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5 Things to do Before Turning 30

Though it still feels like college wasn’t that long ago, my friends and I are now all closer to 30 than we are to 20. 30 seems like a big milestone. Right now, we’re still exploring, still jumping between jobs, still trying to decide “what we want to do when we grow up.” But by the time you turn 30, you’re supposed to be an adult, right? Steady job, living on your own, building a family, all that good stuff?

What are some things you want to accomplish before turning 30? Here’s my list.

1. Read the entire Bible through at least once (more)

I want to read the Bible through again. My father and I read through the Bible together when I was 18, from Genesis to Revelation. It was sort of a “sending me off to college” thing. He wanted to equip me before I went off to college and entered the big bad world. And the best way he knew to do so was to give me God’s Word.

I read the Bible through again some time after graduation, as I was starting a new stage in life. As I pass through different stages of life, I’ve realized more and more that God’s Word really does have answers to any question we might have. Often the Bible does not tell us directly what we want to know (“apply to this job and not that one”), but God has given clear and sufficient guidelines on how to live.

2 Timothy 3:16-17 says, “All Scripture is God-breathed and is useful for teaching, rebuking, correcting and training in righteousness, so that the servant of God may be thoroughly equipped for every good work.” The Bible thoroughly equips us for every good work, in whatever circumstance of life. Before turning 20, I want to read God’s Word in its entirety again, maybe even multiple times, because I know there is no better preparation for a new phase in life than to read and re-read God’s love letters to us.

 

2. Cook a meal for someone else

During my college years, I loved it when others invited me over for dinner. Of course, being fed is always great. But there was also something restful about being in a home, after so many hours spent in our transient dorms. When someone invites me home for dinner, they are inviting me into their lives in a way that just doesn’t quite happen at a restaurant or a coffee shop. Oh, and the conversations we had, lingering late into the night over the dining table after a wholesome meal!

I want to share that with those around me. By the time I’m 30, I hope I’ll have at least a basic set of life skills: cooking, budgeting, cleaning the toilet. And I hope that I will be learning to use these skills in service of others.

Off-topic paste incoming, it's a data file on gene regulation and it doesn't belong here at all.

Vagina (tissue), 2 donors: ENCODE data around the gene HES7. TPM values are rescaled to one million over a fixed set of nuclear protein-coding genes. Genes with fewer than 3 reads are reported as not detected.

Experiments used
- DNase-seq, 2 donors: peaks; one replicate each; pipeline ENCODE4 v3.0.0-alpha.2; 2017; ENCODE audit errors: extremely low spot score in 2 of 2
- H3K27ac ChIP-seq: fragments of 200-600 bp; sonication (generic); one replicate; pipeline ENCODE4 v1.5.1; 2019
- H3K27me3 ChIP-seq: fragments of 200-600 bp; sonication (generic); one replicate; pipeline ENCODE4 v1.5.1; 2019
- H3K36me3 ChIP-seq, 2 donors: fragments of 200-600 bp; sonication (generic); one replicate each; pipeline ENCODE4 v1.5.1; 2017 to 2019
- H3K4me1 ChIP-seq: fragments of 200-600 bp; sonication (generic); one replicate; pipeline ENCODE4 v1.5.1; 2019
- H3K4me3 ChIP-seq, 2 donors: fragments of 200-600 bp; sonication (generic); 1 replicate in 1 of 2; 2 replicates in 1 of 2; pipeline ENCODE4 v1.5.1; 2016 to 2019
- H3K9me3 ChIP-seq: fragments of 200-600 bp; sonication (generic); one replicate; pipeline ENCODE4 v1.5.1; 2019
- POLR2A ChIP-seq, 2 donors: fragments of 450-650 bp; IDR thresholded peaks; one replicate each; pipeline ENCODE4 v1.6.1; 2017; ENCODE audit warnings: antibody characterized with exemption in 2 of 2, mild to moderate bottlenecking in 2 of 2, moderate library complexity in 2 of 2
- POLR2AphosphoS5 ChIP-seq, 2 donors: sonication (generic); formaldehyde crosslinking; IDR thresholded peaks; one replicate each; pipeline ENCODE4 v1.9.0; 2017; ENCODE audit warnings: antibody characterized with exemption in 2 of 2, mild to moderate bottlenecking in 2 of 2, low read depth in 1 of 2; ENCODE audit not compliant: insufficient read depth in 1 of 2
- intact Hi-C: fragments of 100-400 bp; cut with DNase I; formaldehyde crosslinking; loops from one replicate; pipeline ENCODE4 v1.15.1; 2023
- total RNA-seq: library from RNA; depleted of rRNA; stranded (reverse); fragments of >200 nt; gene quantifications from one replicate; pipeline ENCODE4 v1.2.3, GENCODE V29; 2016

It won’t always be easy. Some of us live in small apartments. Some have roommates. Right now, my husband and I are temporarily staying at my parents’. But hospitality is not a fancy dinner (Proverbs 15:17). It is about sharing what we have with others, because we know that Christ gave His all for us.

Opening up our homes for others draws them close, tells them that they are more than strangers, that they matter. Christ has invited us into His family. Let us do likewise, and invite others into our lives by the simple act of cooking them a meal, perhaps through that we can share the feast of God’s love with them as well.

 

3. Make a good friend older than myself

I am in the process of settling in a new church because of a recent move. It would be easy for me to surround myself with people my age, or in similar stages of life as me. We can commiserate over the parental pressures that still loom large in our lives. We can talk about the uncertainties faced by every twenty-something-year-old. We can fantasize about our first apartment or house.

But I need more than just people my age. In Titus 2:3-5, Paul lays out a picture of an older woman teaching younger women Christian virtues. When I read that, I think to myself, I would like that—having the friendship of someone who has walked the paths I am walking, who can share of her wisdom. I have my mother, who is a solid Christian and  is excellent at living out the Bible. And I have learned so much from her. But sometimes it’s nice to have a different voice. Someone I haven’t had over 20 years of experience ignoring.

This means that I would need to move beyond my comfort zone. At church, I would need to talk to people I am not naturally drawn to. I need to share honestly my experience and worries. Because why would someone open up to me if I do not open up to them first?

Not everyone I talk to will become a mentor or teacher. That’s okay. If I persist in building relationships, eventually some will bear fruit. I look forward to being discipled, so that I may in turn disciple others.

 

4. Start serving regularly in church

Like I mentioned earlier, I am settling into a new church. The church is just big enough that I may slip through the cracks of serving without drawing much notice.

I’ve never liked serving in church. I’m shy and for the most part am intimidated by the idea of having to interact with people. When asked about my spiritual gifts, I shrug and smile self-deprecatingly. But this is to be my spiritual family. Christ called me to love these people (John 13:35). He even showed me how to love them by setting an example and washing the feet of His disciples (John 13:15).